The finalists for the Story Prize, honoring the outstanding short story collection published in 2020, are: Likes by Sarah Shun-lien Bynum (Farrar, Straus and Giroux), The Office of Historical Corrections by Danielle Evans (Riverhead Books), and The Secret Lives of Church Ladies by Deesha Philyaw (West Virginia University Press). The winning writer receives $20,000 and an engraved silver bowl. The two runners-up will each receive $5,000.

The Australian independent booksellers have announced their Shortlist for the Indie Book Awards 2021. The Shortlist for fiction is: All Our Shimmering Skies by Trent Dalton (HarperCollins Australia), The Living Sea of Waking Dreams by Richard Flanagan (Knopf Australia), Mammoth by Chris Flynn (University of Queensland Press), and Honeybee by Craig Silvey (Allen & Unwin). The full list can be found here:  The twenty-four shortlisted books, the best titles of the year as nominated by Australian independent booksellers themselves, will be vying for the top spot as the Overall Indie ‘Book of the Year’ for 2021. Panels of expert judges (all indie booksellers and avid readers) will choose the winners in the six book categories – Fiction, Debut Fiction, Non-Fiction, Illustrated Non-Fiction, Children’s books (up to 12yo) and Young Adult (12+). Independent booksellers from around the country will then vote to select their favourite book of the year from the six category winners.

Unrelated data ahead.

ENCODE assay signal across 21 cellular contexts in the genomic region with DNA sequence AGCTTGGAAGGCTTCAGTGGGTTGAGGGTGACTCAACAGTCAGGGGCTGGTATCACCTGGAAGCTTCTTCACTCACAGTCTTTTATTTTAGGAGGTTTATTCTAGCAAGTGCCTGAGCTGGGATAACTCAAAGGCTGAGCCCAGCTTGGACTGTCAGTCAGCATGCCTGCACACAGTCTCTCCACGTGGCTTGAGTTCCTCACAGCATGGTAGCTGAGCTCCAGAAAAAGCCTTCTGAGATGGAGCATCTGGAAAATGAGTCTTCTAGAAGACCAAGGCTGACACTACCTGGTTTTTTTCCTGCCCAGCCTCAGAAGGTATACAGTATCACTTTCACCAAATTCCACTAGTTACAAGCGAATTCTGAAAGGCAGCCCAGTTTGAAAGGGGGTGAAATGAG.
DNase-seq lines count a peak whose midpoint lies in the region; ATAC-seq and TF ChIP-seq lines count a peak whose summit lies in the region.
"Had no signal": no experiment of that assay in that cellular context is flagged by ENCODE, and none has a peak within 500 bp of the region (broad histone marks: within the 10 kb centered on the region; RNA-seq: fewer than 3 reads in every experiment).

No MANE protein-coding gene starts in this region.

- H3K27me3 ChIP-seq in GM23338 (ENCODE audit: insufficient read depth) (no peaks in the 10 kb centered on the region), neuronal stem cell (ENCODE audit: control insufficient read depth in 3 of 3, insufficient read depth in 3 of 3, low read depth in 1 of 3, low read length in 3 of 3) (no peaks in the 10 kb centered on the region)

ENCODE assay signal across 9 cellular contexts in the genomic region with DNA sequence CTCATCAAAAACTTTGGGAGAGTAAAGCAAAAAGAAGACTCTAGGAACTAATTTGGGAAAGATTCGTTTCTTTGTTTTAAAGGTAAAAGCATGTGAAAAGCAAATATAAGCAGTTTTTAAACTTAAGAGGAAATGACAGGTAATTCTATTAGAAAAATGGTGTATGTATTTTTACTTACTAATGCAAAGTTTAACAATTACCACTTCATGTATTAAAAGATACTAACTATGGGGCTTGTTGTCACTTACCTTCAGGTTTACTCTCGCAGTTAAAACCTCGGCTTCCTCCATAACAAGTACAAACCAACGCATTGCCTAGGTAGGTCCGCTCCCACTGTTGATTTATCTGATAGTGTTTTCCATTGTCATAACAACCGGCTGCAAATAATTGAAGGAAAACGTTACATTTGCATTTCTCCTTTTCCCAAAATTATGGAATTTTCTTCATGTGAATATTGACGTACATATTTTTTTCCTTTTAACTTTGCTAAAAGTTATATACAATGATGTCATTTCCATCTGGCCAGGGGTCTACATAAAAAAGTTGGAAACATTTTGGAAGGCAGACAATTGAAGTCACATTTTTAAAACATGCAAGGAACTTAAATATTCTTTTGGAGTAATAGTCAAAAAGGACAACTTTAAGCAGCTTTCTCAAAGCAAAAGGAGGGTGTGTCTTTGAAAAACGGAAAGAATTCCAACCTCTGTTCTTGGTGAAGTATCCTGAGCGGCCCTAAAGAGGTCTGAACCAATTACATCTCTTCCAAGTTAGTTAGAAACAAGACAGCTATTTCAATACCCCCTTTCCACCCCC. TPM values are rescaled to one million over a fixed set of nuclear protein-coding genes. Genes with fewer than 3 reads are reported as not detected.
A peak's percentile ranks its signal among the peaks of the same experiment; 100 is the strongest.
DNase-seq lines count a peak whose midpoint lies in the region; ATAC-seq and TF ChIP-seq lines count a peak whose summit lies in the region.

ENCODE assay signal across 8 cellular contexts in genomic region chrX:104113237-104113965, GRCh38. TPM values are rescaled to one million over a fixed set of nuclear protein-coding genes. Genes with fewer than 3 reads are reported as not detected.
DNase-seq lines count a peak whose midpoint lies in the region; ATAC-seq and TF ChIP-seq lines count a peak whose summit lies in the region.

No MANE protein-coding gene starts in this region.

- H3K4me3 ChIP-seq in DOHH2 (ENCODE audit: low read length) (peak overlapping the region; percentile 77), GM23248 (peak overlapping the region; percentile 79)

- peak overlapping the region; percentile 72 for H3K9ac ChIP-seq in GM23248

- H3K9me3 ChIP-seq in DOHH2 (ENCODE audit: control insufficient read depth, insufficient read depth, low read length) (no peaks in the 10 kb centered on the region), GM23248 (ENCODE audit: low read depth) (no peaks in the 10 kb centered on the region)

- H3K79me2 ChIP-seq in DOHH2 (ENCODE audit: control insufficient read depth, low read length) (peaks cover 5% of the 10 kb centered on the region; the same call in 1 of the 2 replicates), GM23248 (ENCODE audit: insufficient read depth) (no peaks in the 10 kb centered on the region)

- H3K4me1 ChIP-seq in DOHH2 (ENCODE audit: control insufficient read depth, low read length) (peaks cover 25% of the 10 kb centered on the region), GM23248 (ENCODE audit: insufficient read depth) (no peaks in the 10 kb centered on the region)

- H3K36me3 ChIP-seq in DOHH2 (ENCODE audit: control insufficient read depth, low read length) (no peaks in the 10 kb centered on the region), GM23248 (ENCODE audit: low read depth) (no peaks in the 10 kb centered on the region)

Finalists have been unveiled for the first annual $50,000 Gotham Book Prize, which was created last July by Bradley Tusk and Howard Wolfson “to support New York City and its arts community by recognizing what makes the city so special as it enters a challenging recovery from Covid-19.” The prize honors the best book (fiction or nonfiction) that either is about New York City or takes place there. The jury will now vote for a winner, to be announced in March. The 10 finalists are: Leave the World Behind by Rumaan Alam, The Index of Self-Destructive Acts by Christopher Beha, Kings County by David Goodwillie, You Again by Debra Jo Immergut, The City We Became by N.K. Jemisin, The Hard Hat Riot: Nixon, New York City, & the Dawn of the White Working-Class Revolution by David Paul Kuhn, Luster by Raven Leilani, Deacon King Kong by James McBride, Musical Chairs by Amy Poeppel, and Is This Anything? by Jerry Seinfeld.